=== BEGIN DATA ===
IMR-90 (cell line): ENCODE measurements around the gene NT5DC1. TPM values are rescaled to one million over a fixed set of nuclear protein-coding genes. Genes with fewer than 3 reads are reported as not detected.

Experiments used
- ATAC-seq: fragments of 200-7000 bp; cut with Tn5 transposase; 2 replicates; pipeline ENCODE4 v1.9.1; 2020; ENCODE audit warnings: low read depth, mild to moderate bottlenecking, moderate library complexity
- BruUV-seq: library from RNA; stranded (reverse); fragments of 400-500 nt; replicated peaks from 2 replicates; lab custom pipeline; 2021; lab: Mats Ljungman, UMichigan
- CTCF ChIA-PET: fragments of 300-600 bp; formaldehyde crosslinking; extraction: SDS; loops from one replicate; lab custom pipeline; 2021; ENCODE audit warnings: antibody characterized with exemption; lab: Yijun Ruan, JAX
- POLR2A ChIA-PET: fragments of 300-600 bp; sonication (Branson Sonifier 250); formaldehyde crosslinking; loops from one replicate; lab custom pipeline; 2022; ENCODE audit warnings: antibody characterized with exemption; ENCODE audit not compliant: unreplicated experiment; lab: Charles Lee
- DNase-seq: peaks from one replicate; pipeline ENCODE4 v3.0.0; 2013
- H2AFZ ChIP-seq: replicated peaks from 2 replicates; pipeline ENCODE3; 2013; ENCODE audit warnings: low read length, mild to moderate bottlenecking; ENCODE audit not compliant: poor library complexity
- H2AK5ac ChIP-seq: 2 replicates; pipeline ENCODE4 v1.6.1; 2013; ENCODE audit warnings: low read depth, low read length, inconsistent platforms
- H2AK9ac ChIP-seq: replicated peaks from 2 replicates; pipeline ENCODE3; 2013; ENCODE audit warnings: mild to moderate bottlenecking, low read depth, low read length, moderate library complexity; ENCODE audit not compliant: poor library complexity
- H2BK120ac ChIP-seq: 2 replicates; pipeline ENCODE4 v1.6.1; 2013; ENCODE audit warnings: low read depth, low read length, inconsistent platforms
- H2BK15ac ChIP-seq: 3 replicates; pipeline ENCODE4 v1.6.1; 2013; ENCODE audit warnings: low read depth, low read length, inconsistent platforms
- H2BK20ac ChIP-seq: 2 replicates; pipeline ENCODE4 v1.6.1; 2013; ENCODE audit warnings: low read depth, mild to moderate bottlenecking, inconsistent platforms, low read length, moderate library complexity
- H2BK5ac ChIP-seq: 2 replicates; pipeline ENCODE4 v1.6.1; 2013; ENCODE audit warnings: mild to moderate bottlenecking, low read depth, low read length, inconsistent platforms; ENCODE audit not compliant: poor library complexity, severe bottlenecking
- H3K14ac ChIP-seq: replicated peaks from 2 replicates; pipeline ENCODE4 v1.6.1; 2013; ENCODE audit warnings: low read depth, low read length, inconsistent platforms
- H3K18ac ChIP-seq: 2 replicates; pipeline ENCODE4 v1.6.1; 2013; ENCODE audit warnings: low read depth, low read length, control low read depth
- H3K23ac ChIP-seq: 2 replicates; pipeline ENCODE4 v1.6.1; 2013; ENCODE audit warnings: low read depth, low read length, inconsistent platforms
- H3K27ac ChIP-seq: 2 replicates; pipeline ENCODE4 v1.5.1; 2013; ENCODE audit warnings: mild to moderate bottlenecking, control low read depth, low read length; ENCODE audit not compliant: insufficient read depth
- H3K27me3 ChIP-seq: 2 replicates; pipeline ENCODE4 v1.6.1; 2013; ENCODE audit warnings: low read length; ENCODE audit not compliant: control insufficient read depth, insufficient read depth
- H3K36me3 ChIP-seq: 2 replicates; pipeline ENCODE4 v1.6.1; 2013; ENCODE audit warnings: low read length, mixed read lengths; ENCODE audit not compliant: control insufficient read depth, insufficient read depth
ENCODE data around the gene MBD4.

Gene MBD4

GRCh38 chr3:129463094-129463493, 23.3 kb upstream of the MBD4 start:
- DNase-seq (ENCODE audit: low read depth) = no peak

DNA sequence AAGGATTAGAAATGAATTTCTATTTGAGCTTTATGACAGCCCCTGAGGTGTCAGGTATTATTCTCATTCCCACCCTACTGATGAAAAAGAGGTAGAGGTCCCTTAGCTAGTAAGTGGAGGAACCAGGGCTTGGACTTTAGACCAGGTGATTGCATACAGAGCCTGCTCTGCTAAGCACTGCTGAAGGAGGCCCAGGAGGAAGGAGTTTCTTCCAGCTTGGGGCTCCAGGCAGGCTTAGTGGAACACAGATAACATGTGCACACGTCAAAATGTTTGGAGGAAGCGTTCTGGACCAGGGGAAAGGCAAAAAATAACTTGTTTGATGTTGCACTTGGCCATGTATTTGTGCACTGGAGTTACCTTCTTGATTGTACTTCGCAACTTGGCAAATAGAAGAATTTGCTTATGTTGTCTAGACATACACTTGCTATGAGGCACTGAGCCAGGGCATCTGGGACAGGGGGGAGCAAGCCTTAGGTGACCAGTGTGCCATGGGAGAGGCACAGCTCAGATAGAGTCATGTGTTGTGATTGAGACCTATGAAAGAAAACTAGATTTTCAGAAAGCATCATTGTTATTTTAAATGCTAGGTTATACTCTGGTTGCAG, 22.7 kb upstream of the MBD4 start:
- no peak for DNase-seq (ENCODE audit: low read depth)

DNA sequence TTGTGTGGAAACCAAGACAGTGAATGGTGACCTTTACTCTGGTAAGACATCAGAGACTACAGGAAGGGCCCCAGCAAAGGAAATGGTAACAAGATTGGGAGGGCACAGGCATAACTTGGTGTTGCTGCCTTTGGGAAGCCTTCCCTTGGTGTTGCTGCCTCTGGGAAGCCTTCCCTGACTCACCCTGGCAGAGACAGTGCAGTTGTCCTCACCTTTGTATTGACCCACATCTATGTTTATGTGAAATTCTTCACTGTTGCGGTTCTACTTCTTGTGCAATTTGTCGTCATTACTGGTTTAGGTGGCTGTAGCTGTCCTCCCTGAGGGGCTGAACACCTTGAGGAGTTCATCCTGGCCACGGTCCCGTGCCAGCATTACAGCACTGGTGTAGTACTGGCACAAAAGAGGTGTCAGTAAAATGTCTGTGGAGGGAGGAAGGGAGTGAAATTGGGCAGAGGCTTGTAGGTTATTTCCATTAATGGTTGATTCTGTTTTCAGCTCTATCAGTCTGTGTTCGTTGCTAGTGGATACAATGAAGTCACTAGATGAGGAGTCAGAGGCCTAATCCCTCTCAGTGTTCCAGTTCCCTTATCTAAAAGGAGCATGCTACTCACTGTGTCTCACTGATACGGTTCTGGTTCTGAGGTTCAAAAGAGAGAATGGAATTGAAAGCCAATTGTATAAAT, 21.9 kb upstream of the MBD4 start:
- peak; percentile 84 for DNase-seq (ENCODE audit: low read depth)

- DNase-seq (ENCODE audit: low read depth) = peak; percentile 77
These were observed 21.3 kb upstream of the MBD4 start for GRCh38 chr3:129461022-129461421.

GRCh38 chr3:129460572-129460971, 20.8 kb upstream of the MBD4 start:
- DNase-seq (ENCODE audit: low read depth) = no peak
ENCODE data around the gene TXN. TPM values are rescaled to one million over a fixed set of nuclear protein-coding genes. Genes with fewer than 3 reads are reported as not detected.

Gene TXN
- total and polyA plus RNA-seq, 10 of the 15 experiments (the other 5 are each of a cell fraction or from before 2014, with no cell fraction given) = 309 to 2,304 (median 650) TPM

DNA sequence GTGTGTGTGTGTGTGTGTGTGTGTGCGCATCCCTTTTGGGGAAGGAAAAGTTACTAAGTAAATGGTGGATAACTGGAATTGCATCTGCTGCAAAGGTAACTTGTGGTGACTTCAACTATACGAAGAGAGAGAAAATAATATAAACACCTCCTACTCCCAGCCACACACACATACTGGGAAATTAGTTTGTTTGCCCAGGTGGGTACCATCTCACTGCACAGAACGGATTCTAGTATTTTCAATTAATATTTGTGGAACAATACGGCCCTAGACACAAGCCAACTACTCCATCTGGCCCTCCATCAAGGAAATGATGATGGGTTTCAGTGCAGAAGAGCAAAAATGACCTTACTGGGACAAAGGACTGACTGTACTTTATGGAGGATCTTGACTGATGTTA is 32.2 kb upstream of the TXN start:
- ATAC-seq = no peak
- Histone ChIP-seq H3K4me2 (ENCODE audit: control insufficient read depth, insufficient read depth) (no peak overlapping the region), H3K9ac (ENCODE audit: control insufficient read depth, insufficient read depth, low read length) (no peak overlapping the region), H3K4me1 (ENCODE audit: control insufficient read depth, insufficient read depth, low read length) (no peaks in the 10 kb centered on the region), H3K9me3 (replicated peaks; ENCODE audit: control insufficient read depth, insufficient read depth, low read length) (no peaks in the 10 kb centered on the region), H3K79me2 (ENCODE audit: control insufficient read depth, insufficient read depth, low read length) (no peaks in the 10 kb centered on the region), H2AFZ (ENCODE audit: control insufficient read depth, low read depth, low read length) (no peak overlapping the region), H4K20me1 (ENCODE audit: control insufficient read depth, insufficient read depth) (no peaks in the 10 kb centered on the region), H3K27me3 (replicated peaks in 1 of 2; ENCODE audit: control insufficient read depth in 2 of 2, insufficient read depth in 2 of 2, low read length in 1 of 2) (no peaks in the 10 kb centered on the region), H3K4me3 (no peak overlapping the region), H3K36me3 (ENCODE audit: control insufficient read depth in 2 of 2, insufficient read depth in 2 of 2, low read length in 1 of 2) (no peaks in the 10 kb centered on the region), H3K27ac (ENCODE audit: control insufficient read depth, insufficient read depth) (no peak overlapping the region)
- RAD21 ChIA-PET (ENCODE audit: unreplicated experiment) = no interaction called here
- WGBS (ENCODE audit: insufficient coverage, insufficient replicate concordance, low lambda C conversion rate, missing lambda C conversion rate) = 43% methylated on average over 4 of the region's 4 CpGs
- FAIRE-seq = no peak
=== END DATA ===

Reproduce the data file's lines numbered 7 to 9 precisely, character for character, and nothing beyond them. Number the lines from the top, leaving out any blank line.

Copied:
- DNase-seq: peaks from one replicate; pipeline ENCODE4 v3.0.0; 2013
- H2AFZ ChIP-seq: replicated peaks from 2 replicates; pipeline ENCODE3; 2013; ENCODE audit warnings: low read length, mild to moderate bottlenecking; ENCODE audit not compliant: poor library complexity
- H2AK5ac ChIP-seq: 2 replicates; pipeline ENCODE4 v1.6.1; 2013; ENCODE audit warnings: low read depth, low read length, inconsistent platforms